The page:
How Does Ransomware Breach a Computer?

How Does Ransomware Breach a Computer?

As ransomware makes the news across the country for hijacking data and holding it for ransom, may computer users wonder how ransomware infects a computer. Well, like any type of modern malicious software, ransomware often uses deceit. One way or another, hackers trick computer users into installing ransomware.

After ransomware breaches a network’s security, it can spread to multiple computers in an organization, including backup servers. And while most news stories show ransomware striking large organizations, the malicious software can also infect small businesses and individuals with devastating effects.

The best way to stop ransomware is to use a ransomware scanner that analyzes a potentially malicious program’s overall structure, programming logic, and data to stop ransomware in its tracks. It would also help if you also created encrypted backups with multiple barriers to recover data after an attack. Additionally, you should also learn about some of the following common ransomware threat vectors to learn how to shield your systems.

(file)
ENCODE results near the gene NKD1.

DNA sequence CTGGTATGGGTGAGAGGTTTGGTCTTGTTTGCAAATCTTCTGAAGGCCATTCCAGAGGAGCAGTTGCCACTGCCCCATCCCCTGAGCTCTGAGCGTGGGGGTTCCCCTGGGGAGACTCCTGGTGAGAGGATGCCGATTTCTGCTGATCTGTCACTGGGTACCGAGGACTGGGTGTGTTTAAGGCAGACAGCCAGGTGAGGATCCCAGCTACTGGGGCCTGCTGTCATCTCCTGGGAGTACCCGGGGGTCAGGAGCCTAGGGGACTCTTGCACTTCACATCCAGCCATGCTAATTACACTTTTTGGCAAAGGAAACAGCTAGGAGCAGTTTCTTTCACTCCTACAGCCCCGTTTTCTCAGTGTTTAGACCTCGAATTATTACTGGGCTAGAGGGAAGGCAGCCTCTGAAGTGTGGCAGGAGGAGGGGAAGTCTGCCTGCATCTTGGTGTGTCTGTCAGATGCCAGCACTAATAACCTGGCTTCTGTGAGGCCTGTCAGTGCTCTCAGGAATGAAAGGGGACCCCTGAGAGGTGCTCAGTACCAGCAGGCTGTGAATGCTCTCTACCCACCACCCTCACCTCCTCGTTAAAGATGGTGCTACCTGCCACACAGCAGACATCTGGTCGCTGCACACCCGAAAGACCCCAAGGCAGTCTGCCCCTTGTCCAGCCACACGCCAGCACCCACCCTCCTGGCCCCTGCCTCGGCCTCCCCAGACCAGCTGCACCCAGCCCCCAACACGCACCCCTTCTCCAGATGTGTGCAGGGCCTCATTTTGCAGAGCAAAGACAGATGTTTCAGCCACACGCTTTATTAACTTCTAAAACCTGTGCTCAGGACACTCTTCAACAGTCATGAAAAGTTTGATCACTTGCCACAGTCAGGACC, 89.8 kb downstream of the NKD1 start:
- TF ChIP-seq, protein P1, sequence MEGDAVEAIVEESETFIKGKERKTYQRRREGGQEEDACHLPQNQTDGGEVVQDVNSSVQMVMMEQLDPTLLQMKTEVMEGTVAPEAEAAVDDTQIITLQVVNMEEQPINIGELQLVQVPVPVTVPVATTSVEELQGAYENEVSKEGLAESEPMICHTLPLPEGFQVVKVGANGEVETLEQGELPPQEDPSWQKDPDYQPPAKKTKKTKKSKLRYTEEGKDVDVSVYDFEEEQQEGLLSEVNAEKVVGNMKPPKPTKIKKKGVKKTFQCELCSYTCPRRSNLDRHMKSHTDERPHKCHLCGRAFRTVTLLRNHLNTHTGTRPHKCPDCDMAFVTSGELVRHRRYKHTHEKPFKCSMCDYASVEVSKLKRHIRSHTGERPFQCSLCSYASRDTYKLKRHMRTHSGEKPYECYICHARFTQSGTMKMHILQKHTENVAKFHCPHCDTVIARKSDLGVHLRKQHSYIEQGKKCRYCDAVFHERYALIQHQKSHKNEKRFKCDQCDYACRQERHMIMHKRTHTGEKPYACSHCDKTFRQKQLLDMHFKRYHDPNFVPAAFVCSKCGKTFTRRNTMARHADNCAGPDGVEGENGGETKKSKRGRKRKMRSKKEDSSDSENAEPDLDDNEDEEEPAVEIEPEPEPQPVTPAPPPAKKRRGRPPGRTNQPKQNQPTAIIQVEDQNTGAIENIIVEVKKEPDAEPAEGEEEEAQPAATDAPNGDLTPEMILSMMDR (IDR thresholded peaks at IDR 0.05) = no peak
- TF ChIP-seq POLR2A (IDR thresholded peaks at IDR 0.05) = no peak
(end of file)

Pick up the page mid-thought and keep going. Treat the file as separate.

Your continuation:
RDP Ports

Remote Desktop Protocol (RDP) is Microsoft’s propriety protocol that allows remote connections to other computers. Most ransomware attacks employ a backdoor approach that takes advantage of vulnerabilities in RDP software.

In fact, security researchers uncovered 25 vulnerabilities in popular RDP clients for businesses such as FreeRDP, Microsoft’s built-in RDP, and the open-source RDP client, Rdesktop. Organizations can protect RDP with firewalls, stronger passwords, RDP monitoring tools, scans, and multi-factor authentication.



You’ve probably heard of the Trojan horse Greek mythology. As the story goes, the Greeks used a giant wooden horse that secretly carried soldiers to breach the defenses of the city of Troy. The people of Troy opened their gates and brought the horse in, not aware of the dangers it held. Similarly, Trojan horse malware disguises itself as legitimate software.

Trojan malware that drops ransomware usually arrives as an innocent-looking email attachment. For example, the infamous Trojan called TrickBot can propagate through infected attachments and embedded URLs. Likewise, the highly prolific and…